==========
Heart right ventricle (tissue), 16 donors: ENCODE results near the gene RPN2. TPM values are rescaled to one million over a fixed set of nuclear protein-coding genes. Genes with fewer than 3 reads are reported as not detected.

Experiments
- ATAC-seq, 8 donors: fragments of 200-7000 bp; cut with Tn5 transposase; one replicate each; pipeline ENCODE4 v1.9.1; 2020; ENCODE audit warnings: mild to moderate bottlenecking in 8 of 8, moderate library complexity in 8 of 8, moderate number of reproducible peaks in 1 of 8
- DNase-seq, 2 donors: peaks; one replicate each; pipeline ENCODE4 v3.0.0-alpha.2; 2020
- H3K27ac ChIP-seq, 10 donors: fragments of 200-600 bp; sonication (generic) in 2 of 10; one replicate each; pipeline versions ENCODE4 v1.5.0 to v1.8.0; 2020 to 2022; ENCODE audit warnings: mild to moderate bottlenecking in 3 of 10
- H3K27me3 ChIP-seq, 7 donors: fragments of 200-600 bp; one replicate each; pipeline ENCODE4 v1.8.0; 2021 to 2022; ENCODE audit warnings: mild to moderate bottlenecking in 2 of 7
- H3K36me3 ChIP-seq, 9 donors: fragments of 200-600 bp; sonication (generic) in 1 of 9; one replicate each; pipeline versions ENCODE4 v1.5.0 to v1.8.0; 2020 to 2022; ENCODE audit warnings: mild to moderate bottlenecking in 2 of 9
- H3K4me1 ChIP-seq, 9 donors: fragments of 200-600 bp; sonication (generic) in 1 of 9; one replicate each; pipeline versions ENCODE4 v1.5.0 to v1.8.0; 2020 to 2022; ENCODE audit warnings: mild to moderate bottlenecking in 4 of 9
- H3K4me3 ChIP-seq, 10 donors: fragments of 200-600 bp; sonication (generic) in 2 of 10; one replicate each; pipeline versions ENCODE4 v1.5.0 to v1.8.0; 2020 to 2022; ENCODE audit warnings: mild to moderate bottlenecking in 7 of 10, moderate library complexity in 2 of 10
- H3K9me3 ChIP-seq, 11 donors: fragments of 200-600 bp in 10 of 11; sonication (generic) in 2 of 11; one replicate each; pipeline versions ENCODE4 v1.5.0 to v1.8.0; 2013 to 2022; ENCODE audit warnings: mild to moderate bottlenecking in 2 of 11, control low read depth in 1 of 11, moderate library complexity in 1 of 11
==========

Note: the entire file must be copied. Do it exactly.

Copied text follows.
Heart right ventricle (tissue), 16 donors: ENCODE results near the gene RPN2. TPM values are rescaled to one million over a fixed set of nuclear protein-coding genes. Genes with fewer than 3 reads are reported as not detected.

Experiments
- ATAC-seq, 8 donors: fragments of 200-7000 bp; cut with Tn5 transposase; one replicate each; pipeline ENCODE4 v1.9.1; 2020; ENCODE audit warnings: mild to moderate bottlenecking in 8 of 8, moderate library complexity in 8 of 8, moderate number of reproducible peaks in 1 of 8
- DNase-seq, 2 donors: peaks; one replicate each; pipeline ENCODE4 v3.0.0-alpha.2; 2020
- H3K27ac ChIP-seq, 10 donors: fragments of 200-600 bp; sonication (generic) in 2 of 10; one replicate each; pipeline versions ENCODE4 v1.5.0 to v1.8.0; 2020 to 2022; ENCODE audit warnings: mild to moderate bottlenecking in 3 of 10
- H3K27me3 ChIP-seq, 7 donors: fragments of 200-600 bp; one replicate each; pipeline ENCODE4 v1.8.0; 2021 to 2022; ENCODE audit warnings: mild to moderate bottlenecking in 2 of 7
- H3K36me3 ChIP-seq, 9 donors: fragments of 200-600 bp; sonication (generic) in 1 of 9; one replicate each; pipeline versions ENCODE4 v1.5.0 to v1.8.0; 2020 to 2022; ENCODE audit warnings: mild to moderate bottlenecking in 2 of 9
- H3K4me1 ChIP-seq, 9 donors: fragments of 200-600 bp; sonication (generic) in 1 of 9; one replicate each; pipeline versions ENCODE4 v1.5.0 to v1.8.0; 2020 to 2022; ENCODE audit warnings: mild to moderate bottlenecking in 4 of 9
- H3K4me3 ChIP-seq, 10 donors: fragments of 200-600 bp; sonication (generic) in 2 of 10; one replicate each; pipeline versions ENCODE4 v1.5.0 to v1.8.0; 2020 to 2022; ENCODE audit warnings: mild to moderate bottlenecking in 7 of 10, moderate library complexity in 2 of 10
- H3K9me3 ChIP-seq, 11 donors: fragments of 200-600 bp in 10 of 11; sonication (generic) in 2 of 11; one replicate each; pipeline versions ENCODE4 v1.5.0 to v1.8.0; 2013 to 2022; ENCODE audit warnings: mild to moderate bottlenecking in 2 of 11, control low read depth in 1 of 11, moderate library complexity in 1 of 11